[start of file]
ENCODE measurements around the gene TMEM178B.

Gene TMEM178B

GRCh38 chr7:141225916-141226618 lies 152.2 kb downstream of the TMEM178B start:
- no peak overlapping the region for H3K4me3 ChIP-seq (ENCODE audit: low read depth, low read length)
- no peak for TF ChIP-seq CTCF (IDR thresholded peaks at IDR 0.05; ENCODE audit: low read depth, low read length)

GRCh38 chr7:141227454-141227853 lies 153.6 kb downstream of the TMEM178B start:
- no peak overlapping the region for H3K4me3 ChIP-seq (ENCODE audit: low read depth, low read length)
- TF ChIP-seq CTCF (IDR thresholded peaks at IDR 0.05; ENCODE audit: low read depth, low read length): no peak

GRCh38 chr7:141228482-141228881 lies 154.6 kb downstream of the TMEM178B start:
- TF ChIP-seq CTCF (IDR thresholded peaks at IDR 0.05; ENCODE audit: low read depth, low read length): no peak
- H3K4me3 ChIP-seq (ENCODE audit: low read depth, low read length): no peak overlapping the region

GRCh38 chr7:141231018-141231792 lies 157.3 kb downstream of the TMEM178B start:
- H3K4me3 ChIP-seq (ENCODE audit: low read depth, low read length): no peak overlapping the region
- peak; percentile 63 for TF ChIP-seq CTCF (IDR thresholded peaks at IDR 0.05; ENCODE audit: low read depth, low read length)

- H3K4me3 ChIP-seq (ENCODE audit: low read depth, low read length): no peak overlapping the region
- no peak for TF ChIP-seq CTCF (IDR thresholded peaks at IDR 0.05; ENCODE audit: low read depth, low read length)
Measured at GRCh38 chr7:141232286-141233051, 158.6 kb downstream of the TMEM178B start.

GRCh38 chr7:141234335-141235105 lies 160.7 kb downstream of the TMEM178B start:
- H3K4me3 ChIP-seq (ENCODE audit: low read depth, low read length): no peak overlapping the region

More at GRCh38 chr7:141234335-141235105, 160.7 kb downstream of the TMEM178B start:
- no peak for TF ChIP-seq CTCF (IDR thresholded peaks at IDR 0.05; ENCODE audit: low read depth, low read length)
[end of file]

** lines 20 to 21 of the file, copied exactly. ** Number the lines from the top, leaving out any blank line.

More at GRCh38 chr7:141234335-141235105, 160.7 kb downstream of the TMEM178B start:
- no peak for TF ChIP-seq CTCF (IDR thresholded peaks at IDR 0.05; ENCODE audit: low read depth, low read length)